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» Melbourne to Menindie

Melbourne to Menindie

Royal
William Strutt - Burke and party setting out
Parliamentary Library of Victoria

On 20 August 1860, at around 4pm, the expedition set out from Melbourne's Royal Park. A crowd of around 15,000 saw them off, a band played and speeches were made. However, the first day's progress was not promising. One wagon broke down even before it had left the park and two more broke down before they had arrived at Essendon, where the expedition spent its first night.

Choosing a route through Victoria

Burke had no fixed idea of how he wanted to proceed through northern Victoria, unsure whether the expedition party should head for Echuca or Swan Hill. He eventually settled on Swan Hill which he reached on 6 September. At Swan Hill, he listened to many opinions about where he should go next, finally choosing Menindie, via Balranald.

Burke's other plans proved to be as flexible as his sense of direction. A few weeks on the road not only revealed how overburdened the expedition was, but how unreliable their wagons were. Burke began to talk about making a depot of his supplies somewhere on the Darling, when his instructions from the Committee were to convey all stores to Cooper's Creek and form his depot there.

Changing plans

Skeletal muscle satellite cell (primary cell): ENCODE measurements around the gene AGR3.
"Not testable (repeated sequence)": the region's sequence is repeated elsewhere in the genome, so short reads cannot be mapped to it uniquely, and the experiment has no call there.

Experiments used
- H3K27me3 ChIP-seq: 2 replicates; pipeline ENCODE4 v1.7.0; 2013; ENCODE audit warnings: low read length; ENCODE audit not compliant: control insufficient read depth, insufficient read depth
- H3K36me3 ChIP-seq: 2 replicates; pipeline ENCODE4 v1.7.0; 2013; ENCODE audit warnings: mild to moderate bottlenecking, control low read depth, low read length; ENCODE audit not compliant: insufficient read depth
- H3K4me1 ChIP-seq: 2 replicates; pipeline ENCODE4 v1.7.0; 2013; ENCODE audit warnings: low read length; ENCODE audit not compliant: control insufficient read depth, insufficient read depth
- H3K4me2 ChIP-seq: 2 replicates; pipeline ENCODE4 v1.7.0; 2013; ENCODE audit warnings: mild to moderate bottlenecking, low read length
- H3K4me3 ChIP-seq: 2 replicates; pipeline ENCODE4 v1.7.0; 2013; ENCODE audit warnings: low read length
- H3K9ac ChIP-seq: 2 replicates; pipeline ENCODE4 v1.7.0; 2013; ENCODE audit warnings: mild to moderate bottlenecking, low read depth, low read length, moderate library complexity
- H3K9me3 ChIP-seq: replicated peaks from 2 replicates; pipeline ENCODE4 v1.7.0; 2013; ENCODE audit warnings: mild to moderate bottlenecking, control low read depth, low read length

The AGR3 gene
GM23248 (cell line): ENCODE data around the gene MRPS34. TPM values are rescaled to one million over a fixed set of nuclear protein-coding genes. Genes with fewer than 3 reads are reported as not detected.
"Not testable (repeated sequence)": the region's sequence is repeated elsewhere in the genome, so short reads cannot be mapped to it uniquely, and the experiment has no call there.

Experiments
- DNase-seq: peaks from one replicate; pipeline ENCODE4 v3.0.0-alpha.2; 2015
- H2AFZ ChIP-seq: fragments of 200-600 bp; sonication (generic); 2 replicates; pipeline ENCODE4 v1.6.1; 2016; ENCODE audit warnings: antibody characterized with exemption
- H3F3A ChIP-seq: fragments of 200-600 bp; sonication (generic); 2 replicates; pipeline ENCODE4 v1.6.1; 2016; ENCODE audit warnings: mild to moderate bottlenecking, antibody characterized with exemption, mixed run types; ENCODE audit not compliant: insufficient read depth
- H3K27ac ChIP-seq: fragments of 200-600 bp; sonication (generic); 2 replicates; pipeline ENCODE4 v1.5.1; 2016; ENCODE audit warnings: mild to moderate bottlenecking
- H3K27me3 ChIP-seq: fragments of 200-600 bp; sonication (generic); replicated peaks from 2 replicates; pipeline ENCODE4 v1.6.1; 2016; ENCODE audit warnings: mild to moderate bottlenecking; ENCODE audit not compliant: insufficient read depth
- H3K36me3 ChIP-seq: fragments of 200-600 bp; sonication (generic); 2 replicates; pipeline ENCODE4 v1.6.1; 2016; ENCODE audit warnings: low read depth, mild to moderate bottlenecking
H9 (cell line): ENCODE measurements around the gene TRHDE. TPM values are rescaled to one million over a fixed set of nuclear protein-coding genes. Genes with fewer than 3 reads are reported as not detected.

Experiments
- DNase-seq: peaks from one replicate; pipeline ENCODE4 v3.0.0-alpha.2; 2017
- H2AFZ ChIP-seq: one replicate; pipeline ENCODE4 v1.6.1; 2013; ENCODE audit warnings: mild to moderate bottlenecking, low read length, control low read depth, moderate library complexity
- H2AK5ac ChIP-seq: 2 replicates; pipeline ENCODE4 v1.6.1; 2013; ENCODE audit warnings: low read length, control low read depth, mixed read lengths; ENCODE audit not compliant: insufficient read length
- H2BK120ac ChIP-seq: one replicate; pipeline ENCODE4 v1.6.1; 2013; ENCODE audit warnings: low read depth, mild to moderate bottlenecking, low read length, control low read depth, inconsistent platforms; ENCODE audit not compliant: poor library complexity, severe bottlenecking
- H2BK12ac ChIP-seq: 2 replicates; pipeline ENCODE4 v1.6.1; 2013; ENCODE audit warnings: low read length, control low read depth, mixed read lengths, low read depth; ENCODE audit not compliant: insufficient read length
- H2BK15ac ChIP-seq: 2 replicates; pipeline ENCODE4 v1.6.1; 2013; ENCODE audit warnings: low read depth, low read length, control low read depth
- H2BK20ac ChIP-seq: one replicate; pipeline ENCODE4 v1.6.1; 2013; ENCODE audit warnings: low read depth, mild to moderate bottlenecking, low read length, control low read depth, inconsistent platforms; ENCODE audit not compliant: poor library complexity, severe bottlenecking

The expedition left Swan Hill after being feted like heroes, arriving in Balranald on 14 September. Here the dumping of stores and equipment began - containers of lime juice, bags of sugar and rice, and heavy tools. Burke also discharged a number of men, although not as many as he would have liked.

The wagons made slow progress across the rough ground and at Gambala, in late September, Burke decided to transfer much of their cargo to the camels which had so far been lightly worked, saving their strength for the desert regions.

This brought him into conflict with Landells, who believed that he had sole command over matters affecting the camels. It also meant that the camels were no longer available as riding animals - the explorers would have to walk every step of the way. They would also have to discard much of their scientific equipment.

Burke argues with Landells

When Burke decided to get rid of the 60 gallons of rum which Landells had insisted was necessary to stimulate tired or despondent camels, a furious argument broke out between the two men and Landells resigned. Hermann Beckler, the expedition's doctor, was discouraged by these displays of conflict and resigned a few days later, although he agreed to stay on in charge of the depot that was to be made at Menindie.

Arriving at Menindie

The expedition arrived at Menindie on 12 October. Burke's plan was to establish his base camp on the Cooper, and send Wright back to bring up the men and supplies left at Menindie. Summer was approaching, and it was generally assumed that Burke would wait out the hot weather, setting out north in the autumn of 1861.